The classic representative is Proverbs 31:10ff.  It is unique in contemporary literature in its exultation of the virtuous woman. [ See separate article by Steve Hofmaier in this issue ]. Women in the Old Testament played prominent roles in the central events of Israel’s history.  This led Old Testament scholar, Walter Kaiser, to observe:

Women were not chattel to be ordered about and used as men pleased in the Old Testament, ranking slightly above a man’s ox or donkey! They were fellow heirs of the image of God, charged with tasks that exhibited the originality, independence and management ability of the ‘woman of valor’ in Proverbs 31 and were called to enter holistically into sharing all of the joys and labors of life.3

(b) Scriptures safeguarding the rights and worth of women equal with men

The feminist favorite text of Galatians 3:28 is as vigorously asserted by Evangelicals who do not espouse feminism.  This is a text that shows the absolute equality of all under the blessing of the grace of God.  This equality is acknowledged in what traditionally was male-dominant privileges.  In Matthew 5:27-32; 19:3-9, Jesus’ permission of divorce in case of adultery, which the Jews understood and practiced as a male prerogative, notably was extended to women.  Jesus accepted that they can be (and often were) the aggrieved party.  Following this train of thought, Paul’s pronouncement in 1 Corinthians 7:4 establishes the woman’s mutual right and authority on her spouse’s body.

The cause of biblical womanhood is not served by unwise pro­nouncements on the supposed superiority of the man over the female.  The common assumption is the supposed physical superior­ity of the male.  But it is only a one-dimensional measure.  Science has established that women have a greater pain-threshold than men.  There is always another dimension whether one uses the intellectual superiority or emotional superiority argument.  The structure does not stand on gender superiority.  Man and woman are equal.

Back to the ‘helpmeet’

While equal, man and woman are distinct.  Equality does not lead to interchangeability of roles.  And from its origin, the man-woman relationship in the home have clearly defined roles.  The woman is to be the help meet (= matching, comparable, corresponding to, etc.) for the man’s incompleteness.  The word does not indicate inferiority.  Recent research into the Hebrew root of ‘ezer reveals connection with the idea of strength. (cf. Deut. 33:26, 29)  Kaiser goes so far as to suggest the translation for Gen. 2:18, “I will make a power [or strength] corresponding to man”.  Rather than male superiority, the word reminds us of male inadequacy!  The woman is the strength that man needs to complete his life.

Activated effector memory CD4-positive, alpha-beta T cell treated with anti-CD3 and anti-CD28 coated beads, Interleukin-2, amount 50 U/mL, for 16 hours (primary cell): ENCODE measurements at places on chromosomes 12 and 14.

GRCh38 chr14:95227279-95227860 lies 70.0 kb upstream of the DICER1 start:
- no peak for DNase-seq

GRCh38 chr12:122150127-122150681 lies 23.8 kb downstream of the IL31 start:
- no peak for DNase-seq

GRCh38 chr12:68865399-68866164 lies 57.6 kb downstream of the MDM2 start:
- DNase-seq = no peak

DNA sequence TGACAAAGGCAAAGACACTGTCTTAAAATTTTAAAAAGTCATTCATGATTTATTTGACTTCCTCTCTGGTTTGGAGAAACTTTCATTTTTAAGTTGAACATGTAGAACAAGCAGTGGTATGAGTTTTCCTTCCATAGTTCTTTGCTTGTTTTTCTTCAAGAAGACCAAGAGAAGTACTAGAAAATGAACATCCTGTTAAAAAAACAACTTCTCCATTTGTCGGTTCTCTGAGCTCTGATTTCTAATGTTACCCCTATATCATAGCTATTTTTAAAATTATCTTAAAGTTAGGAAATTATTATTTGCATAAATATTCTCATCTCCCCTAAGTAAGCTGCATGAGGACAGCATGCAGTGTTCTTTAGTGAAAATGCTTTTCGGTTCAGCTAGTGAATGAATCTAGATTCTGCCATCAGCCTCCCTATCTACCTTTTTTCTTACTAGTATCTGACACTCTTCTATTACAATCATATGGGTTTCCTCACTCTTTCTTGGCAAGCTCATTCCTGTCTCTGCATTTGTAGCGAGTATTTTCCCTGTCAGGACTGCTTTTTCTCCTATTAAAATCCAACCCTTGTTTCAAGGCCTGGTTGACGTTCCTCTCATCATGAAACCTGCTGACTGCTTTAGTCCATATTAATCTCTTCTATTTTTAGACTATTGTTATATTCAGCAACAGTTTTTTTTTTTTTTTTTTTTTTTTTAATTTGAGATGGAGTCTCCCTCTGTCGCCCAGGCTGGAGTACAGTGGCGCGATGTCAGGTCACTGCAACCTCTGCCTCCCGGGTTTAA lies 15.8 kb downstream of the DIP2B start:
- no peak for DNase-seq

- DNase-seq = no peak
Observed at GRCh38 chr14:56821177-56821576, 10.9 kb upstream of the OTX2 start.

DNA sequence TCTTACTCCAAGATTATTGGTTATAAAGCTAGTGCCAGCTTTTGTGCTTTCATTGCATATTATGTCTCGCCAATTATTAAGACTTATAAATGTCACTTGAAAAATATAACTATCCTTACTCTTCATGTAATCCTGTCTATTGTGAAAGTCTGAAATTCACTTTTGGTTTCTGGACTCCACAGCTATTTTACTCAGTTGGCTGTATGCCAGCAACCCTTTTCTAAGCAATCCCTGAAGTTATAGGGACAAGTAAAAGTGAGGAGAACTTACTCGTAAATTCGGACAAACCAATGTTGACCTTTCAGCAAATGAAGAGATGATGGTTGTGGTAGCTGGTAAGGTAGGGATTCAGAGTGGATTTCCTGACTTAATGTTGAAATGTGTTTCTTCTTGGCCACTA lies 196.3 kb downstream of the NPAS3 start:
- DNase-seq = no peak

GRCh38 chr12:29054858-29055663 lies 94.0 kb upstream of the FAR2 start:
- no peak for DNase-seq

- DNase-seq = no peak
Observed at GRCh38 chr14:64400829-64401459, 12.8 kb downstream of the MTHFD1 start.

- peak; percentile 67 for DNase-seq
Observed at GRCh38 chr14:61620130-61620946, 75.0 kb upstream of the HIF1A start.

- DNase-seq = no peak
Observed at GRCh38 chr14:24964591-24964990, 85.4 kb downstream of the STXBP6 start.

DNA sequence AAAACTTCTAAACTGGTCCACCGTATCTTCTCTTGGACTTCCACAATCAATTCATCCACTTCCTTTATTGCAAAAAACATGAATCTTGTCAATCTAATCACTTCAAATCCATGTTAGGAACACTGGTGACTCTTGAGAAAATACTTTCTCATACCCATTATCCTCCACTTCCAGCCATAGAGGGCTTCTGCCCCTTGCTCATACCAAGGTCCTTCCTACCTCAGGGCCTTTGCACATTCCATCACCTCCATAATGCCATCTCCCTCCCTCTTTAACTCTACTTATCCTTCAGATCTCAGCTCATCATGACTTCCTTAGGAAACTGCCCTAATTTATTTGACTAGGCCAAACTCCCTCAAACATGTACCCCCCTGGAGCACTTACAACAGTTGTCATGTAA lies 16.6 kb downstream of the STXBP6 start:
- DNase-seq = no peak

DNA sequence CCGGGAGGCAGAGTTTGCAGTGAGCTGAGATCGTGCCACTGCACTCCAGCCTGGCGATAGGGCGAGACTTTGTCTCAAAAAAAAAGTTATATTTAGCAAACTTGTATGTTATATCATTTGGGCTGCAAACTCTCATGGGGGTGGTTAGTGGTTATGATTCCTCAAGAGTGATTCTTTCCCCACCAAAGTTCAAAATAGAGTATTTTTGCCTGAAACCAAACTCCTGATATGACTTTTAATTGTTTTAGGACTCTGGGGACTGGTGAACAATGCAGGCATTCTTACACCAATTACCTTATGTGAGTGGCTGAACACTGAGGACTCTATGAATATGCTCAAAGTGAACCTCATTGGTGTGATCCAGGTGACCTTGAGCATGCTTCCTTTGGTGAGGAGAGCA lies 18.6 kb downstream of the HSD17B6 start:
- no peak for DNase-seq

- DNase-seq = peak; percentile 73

But now that much has been admitted, this text mandates the female focus in marriage.  From the very beginning, there is a role-hierarchy that God mandated in the house.  Paul affirms this in 1 Corinthians 11:9, “Nor was man created for the woman, but woman for the man”.  Also in 1 Timothy 2:12, 13 [ see my separate article, “Evangelical Feminism?” ].  We must agree that this text sees in the order of creation a principle mandatory upon all.  So says Lenski,

God could, indeed, have created both man and woman, Adam and Eve, in one undivided act.  Today many think and act as though God had really done so. But the fact is otherwise. Nor should we think and say that at this late date God’s creative act, which lies far back in time, makes no difference. The facts of creation abide forever. They can be ignored without resultant loss or harm as little as can other facts of nature.4

The resulting hierarchy structure from this order is the mandato­ry authority of the male partner and the subordinate submission of the female partner.  James Hurley observes the consistent appeal of New Testament discussions to the creative act of God,

Our examination of New Testament arguments concerning marriage has shown that the marriage relation was viewed as ordained by God at creation, with a particular structure as a continuing element of that relation. With the exception of 1 Peter 3, the major apostolic discussions of marriage all appeal to the divine institution of marriage at creation as a ground for the present ordering of it (1Cor. 11:7-12; 14:34; Eph. 5:31; 1Tim. 2:13-14). These discussions not only prescribe the institution of marriage, but also demand a particular structure within it.5

DEFINITE PRIMARY SPHERE